There may be gender differences in the reporting of physical activities. However, it is unlikely that such misclassification would be greater among men than women since vigorous-intensity activities (in which men are more likely to engage) tend to be better reported than activities of lesser intensity.48 Of the studies included, longer duration of follow-up was more likely in studies of men, leading to greater potential for misclassification of energy expenditure. However, analyzing a subset of studies with comparable follow-up in men and women did not change our main results.
The primary strength of this study was the quantification of physical activity amount in analyses, enabling assessments of the risk associated with specific quantitative levels of LTPA. We chose to quantify physical activity in units of kilocalories per week (and accounting for the different average weights of men and women) as they were more frequently reported in studies, and are a more easily understood unit. We also assessed potential effect modification by numerous variables, and reported gender specific results.
Although the selection of studies that included quantitative estimates of physical activity allowed for this more quantitative approach, it also limited the number of studies that could be included. In a secondary analysis we included several additional studies for which we were able to crudely estimate quantitative levels of LTPA; findings were similar to the main analyses. We also examined the potential influence of single studies, and found that no one study changed results.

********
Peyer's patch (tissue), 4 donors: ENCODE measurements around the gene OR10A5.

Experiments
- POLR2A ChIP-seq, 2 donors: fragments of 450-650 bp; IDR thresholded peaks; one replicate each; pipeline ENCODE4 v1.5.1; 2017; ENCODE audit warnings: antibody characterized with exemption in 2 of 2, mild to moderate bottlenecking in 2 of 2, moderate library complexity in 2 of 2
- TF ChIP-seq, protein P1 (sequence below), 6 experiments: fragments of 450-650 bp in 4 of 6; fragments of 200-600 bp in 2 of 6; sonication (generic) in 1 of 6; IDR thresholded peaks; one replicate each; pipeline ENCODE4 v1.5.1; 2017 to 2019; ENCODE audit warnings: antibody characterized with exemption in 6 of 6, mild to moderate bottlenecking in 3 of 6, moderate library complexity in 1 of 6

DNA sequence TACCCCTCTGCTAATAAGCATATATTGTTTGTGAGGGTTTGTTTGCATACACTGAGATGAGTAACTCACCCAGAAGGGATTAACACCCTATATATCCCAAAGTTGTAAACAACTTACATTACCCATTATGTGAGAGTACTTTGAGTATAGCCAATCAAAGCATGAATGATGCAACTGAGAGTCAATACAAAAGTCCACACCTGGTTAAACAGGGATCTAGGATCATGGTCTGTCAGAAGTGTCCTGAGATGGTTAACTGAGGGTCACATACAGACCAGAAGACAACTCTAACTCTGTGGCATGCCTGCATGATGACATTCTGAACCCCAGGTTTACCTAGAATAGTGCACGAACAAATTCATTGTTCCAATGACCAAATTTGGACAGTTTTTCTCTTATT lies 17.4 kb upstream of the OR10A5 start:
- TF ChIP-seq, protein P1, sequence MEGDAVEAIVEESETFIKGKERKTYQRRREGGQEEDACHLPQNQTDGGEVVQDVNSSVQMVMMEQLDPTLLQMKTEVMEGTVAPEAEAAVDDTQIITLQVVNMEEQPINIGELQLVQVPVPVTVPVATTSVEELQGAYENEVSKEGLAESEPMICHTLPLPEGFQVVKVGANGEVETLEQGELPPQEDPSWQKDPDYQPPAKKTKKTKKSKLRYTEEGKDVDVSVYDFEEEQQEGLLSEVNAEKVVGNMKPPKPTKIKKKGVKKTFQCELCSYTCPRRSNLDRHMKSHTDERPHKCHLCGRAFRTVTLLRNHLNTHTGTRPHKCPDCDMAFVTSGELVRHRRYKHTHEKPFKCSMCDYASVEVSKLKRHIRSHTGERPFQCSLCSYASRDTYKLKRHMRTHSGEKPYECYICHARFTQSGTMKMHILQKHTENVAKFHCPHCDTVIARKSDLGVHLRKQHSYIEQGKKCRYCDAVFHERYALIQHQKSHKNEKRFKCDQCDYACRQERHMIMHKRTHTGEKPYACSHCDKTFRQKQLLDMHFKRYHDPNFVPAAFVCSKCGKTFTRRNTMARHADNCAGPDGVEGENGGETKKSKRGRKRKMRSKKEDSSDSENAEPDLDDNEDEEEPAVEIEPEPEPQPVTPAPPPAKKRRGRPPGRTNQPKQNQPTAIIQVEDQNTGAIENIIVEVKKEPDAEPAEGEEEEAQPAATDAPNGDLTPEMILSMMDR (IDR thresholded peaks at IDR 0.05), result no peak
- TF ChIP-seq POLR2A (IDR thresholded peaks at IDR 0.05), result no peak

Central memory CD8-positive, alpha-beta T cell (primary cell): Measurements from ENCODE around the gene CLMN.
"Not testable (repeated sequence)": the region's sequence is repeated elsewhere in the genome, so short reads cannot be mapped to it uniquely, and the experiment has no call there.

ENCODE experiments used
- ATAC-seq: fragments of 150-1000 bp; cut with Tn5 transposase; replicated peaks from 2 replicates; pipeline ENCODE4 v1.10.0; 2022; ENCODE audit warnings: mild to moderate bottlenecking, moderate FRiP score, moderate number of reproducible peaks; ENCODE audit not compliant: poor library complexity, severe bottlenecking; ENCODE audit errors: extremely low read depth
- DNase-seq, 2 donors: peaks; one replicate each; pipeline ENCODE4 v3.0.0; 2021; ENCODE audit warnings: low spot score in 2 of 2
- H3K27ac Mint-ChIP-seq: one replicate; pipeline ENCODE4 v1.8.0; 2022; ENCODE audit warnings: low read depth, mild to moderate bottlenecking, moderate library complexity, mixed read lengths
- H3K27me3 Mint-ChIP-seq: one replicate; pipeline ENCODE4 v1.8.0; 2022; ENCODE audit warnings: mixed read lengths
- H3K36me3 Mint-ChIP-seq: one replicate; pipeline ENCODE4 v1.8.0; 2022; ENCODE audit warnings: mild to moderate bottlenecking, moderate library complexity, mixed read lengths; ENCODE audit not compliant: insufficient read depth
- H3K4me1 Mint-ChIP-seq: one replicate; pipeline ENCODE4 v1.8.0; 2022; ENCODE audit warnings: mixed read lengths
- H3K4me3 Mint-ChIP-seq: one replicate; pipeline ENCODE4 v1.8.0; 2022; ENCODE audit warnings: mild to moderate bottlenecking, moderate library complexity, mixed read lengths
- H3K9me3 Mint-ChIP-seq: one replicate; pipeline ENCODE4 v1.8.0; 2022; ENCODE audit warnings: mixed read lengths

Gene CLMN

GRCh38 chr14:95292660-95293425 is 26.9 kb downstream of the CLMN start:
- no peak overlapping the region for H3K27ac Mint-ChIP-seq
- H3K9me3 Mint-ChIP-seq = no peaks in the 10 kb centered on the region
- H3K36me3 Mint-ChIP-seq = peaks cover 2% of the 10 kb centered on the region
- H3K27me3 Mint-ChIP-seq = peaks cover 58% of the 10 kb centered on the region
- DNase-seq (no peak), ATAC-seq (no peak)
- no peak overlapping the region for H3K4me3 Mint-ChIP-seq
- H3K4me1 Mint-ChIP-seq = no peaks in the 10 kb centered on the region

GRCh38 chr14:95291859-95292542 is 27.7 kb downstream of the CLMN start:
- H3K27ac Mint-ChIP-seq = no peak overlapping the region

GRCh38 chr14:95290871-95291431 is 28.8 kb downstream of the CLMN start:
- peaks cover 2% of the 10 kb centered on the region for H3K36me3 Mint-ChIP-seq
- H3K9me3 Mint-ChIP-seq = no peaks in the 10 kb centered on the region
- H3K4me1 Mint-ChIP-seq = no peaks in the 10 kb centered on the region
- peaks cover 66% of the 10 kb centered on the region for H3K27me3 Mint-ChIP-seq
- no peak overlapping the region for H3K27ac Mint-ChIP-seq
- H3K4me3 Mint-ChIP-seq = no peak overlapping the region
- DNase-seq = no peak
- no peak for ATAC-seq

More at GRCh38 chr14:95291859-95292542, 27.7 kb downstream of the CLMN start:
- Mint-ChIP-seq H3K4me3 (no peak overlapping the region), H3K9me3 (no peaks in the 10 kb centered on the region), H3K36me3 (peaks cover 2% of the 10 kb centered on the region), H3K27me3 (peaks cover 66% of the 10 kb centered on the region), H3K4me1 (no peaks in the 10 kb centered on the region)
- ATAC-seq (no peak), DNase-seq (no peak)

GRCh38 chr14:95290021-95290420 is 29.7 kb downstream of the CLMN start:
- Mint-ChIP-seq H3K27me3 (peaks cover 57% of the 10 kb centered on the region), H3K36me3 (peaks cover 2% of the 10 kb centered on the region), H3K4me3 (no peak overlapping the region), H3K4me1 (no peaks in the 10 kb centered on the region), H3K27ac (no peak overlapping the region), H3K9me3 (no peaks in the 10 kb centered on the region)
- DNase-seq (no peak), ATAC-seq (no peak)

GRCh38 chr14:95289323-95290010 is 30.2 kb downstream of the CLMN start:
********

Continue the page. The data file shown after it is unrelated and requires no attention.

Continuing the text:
This study was limited by inclusion of only English language studies, possibly resulting in bias since statistically significant results may be more likely to be published in English. However, it is unclear whether inclusion of only English language papers does cause bias.49,50 By designating meta-analytic methods a priori, we aimed to minimize any potential investigator bias due to preconceptions. However, it is possible that the a priori designations, as well as subsequent interpretations, were subject to personal biases. Because this is a meta-analysis of observational studies, the potential for residual confounding and bias cannot be addressed through pooling. A primary source of potential residual confounding is likely to stem from confounding variables which were either unmeasured or insufficiently measured in the individual studies themselves. For instance, dietary intake was rarely assessed in the studies reviewed. In all studies included, physical activity was assessed by self-report; some misclassification of activity levels is probable and quantitative characterizations should therefore be considered approximate in nature.
We were only able to conduct our primary analysis on LTPA on 9 of 26 of potential studies. As result, there were insufficient data to assess potential interaction by several important factors (e.g., baseline age and race). Among women alone, it appeared that there was a marked and sudden decline in risk at five times the minimally recommended level of physical activity (Figure 3). However, this data point was based on only 2 studies.